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Four Killed In Crash of Helicopter Slated for White House

May 10, 1996

STRATFORD, Conn. (AP) _ As dozens of people watched in horror, a $25 million military helicopter that was to provide cargo service for the White House lost its blades, flipped backward and slammed into the ground, sending flames hundreds of feet into the air.

The four people on board, all Sikorsky Aircraft employees, were killed in the crash Thursday at the company’s airfield. The transport helicopter was undergoing a flight check before it was to be added to the White House fleet.

The company today identified the victims as pilots David A. Kish, 39, and Yong H. Lee, 39; crew chief Leonard R. Kuderna, 47; and Thomas L. Payne, 52, an electronics flight systems technician.

No one on the ground was hurt.

The cause of the crash was not immediately known. It was not clear if the helicopter had just taken off or if it was attempting to land.

Dozens of people working nearby and passing motorists saw the crash.

``It lost its blades. It did a back flip, and then there was a thick, black cloud of smoke. It went down so fast,″ said John Nasufi, owner of Stella’s Restaurant across the street from the plant.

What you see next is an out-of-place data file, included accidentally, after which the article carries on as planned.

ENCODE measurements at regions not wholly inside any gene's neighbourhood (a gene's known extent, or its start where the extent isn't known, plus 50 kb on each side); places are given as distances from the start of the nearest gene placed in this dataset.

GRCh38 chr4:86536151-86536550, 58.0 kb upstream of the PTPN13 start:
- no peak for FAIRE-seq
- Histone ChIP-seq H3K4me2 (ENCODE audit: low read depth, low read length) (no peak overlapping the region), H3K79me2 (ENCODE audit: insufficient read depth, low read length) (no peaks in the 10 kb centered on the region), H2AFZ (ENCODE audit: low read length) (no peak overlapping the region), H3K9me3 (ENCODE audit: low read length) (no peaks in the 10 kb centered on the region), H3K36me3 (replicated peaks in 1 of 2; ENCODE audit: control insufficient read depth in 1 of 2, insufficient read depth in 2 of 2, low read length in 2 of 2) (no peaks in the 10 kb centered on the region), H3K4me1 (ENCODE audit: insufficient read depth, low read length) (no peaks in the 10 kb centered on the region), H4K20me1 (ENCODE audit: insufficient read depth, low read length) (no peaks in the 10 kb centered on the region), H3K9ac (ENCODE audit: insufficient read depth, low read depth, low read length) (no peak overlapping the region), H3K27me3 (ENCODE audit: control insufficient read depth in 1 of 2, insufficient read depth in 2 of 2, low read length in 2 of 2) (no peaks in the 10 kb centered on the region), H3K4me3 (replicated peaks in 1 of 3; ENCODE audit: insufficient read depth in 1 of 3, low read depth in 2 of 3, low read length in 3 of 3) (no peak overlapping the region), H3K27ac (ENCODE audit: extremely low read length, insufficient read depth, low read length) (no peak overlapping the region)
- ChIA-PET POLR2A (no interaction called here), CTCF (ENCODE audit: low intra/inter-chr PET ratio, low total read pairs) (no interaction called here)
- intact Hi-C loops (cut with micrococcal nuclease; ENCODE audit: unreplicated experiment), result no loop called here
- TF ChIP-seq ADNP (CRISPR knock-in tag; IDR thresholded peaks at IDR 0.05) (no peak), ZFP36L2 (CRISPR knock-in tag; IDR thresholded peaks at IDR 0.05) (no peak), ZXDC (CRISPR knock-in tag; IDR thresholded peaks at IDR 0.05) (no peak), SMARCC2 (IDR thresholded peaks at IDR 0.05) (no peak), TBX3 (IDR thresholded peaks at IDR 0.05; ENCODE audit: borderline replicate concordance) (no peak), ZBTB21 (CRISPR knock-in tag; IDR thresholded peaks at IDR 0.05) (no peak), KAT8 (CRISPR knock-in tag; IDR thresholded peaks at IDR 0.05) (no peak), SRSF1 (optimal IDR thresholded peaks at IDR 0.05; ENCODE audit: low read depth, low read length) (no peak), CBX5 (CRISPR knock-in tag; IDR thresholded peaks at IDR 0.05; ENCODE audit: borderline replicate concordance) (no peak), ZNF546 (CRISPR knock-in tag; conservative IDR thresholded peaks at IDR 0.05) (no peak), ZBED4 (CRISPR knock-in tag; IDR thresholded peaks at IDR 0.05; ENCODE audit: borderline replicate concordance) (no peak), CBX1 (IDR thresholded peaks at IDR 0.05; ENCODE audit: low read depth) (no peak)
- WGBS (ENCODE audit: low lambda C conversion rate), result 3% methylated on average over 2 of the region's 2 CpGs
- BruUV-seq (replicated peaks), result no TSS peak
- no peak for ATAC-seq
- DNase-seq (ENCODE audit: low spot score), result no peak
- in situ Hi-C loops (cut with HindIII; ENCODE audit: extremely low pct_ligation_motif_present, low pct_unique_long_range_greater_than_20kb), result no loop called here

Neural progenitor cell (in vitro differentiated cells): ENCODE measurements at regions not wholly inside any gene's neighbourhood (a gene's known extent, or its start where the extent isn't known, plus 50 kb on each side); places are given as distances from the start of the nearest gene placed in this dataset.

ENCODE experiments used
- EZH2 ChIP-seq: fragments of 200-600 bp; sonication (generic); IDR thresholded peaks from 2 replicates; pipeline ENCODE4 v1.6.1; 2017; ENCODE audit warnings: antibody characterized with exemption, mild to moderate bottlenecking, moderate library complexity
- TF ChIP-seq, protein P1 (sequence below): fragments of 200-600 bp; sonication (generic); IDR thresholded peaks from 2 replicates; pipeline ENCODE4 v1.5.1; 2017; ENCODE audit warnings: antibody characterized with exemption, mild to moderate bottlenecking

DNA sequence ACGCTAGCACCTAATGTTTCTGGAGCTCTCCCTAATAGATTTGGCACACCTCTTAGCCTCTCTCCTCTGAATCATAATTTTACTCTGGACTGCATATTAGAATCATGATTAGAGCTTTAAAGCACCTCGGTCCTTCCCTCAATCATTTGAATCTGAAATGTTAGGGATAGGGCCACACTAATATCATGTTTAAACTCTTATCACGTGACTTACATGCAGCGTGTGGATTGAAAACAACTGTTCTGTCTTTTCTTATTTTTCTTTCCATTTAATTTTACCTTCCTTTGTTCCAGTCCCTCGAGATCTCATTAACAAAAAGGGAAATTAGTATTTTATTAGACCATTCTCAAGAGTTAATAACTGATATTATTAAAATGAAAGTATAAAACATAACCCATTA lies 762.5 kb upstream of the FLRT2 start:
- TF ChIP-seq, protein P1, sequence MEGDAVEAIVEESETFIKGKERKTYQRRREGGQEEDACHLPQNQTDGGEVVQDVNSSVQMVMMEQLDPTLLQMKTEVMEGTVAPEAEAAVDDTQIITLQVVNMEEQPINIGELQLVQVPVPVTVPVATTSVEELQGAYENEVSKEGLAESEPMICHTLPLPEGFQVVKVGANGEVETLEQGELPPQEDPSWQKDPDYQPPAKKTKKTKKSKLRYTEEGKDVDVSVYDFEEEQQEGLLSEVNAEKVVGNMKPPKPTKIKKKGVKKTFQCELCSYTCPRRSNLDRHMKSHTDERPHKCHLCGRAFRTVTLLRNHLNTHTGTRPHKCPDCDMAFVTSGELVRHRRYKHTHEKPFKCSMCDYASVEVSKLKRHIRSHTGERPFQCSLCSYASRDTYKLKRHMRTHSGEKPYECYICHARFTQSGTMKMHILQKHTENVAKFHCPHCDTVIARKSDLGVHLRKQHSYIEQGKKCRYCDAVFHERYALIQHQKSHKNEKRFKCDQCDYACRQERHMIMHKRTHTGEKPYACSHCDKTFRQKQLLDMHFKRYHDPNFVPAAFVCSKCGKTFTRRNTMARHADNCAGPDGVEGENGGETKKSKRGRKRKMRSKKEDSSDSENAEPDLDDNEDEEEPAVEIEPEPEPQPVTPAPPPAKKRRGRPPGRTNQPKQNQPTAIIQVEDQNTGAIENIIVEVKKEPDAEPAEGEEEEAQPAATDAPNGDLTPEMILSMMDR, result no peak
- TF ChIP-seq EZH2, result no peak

The heavy-lift helicopter was to be assigned to a Marine unit at Quantico, Va., that provides support services for the White House, Sikorsky spokeswoman Gina McAllister said. It would have been used for such purposes as ferrying limousines and other advance equipment for the White House.

The helicopter, however, would not have been used to carry the president.

Lt. Scott Gordon, a Marine Corps spokesman, did not know when the helicopter was due for delivery. He said it was in the beginning stages of its flight acceptance test, which typically involves radar and communications equipment, among other areas of the craft.

The CH-53E, built by Sikorsky and known as the ``Super Stallion,″ is a three-engine helicopter that can carry 56 people and is used by the Marines and Navy.

The last major problem with the helicopter _ defined by the military as one that caused a death or more than $1 million in damage to the aircraft _ was a rough landing in June 1993. There were no fatalities.

Its accident record in the mid- and late ’80s was much different. Seven crashes killed 19 people between 1984 and the spring of 1987, leading the Navy to ground the aircraft twice that year for inspections of engine gearboxes. They were grounded briefly again in 1988 because of a defective nut.

Sikorsky paid $9 million for a two-year review, then reported in 1989 that the Super Stallion was safe.

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